First BIMSTEC Energy Ministers’ Conference
4th October 2005, New Delhi
Speech of H.E. C.R. J ayasinghe
High Commissioner-Designate to New Delhi, Sri Lanka

Your Excellencies, the Ministers of Energy of Bhutan, Myanmar, Nepal and Thailand,

Secretary, Ministry of Energy of Bangladesh,


Distinguished delegates,

Ladies and gentlemen,

I speak on behalf of and in place of the Hon. Susil Premajayantha, Minister of Power & Energy of Sri Lanka, who was earlier looking forward to heading the delegation to the first Energy Ministers’ Conference of BIMSTEC.

‘However, subsequent to the dates for this meeting being identified, Presidential Elections were notified in Sri Lanka with October 7th being fixed as the date for nominations. The Hon. Premajayantha therefore regrets that his political commitments require his presence in Colombo at this time. Nevertheless, he sends the Conference his best wishes.

Mr. Chairman, my delegation joins the others who have spoken earlier in expressing our sincere congratulations on your well-deserved election to preside over and steer our proceedings. Our delegation also expresses its appreciation for the excellent arrangements made for the meeting, and the gracious and warm hospitality extended to the participants.

Mr. Chairman, we are all aware that this meeting stems from the mandate given at the Summit in Thailand in July, 2004, for vigorous and accelerated cooperation among the member countries in the field of energy. Four specific sub sectors in this regard were identified by the Summit, namely the development of new hydrocarbon and hydropower projects, the interconnection of electricity and natural gas grids, energy conservation and renewable energy technologies. With your permission, Mr. Chairman, I shall briefly dwell on the energy profile of my country, in order to illustrate how Sri Lanka could participate in each of the four sub-sectors under the energy domain.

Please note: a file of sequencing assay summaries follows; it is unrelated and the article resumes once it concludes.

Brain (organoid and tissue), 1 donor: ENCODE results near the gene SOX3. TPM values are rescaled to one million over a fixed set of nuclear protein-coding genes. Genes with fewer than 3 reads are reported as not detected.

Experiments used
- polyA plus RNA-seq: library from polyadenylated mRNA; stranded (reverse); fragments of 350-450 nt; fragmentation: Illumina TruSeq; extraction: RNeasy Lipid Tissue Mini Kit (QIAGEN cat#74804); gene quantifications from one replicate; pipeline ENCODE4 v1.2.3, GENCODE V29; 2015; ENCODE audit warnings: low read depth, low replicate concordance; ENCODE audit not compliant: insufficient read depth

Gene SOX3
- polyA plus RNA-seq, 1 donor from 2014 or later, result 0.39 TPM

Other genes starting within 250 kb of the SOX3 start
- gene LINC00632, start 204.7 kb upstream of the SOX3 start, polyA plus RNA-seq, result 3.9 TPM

Sri Lanka does not have the natural resource of fossil fuels. In the early stages of her post-independence development, Sri Lanka was able to rely largely on hydro power, but this resource has today been exploited to virtually its full potential. Accordingly, 65% of the current total peak demand of around 1,700 mega watts of electricity is met by thermal plants run on imported fuel, with the balance from hydro power. With the current surging oil prices, Sri Lanka faces increasing difficulties in supplying power that successfully meets the demand, while also being affordably priced for both household and industrial users.

Moreover, during the last 1 Y2 decades, the country’s energy requirement has continued to grow by around 8 %-9% per annum, in keeping with an expansion ofGDPby around 5%-6% each year. With the planned progressive expansion of rural electrification, which currently meets the demands of less than 2/3rd of village households and industries, it is expected that over the next 2 to 3 decades, the rate of growth in demand would if at all, only expand.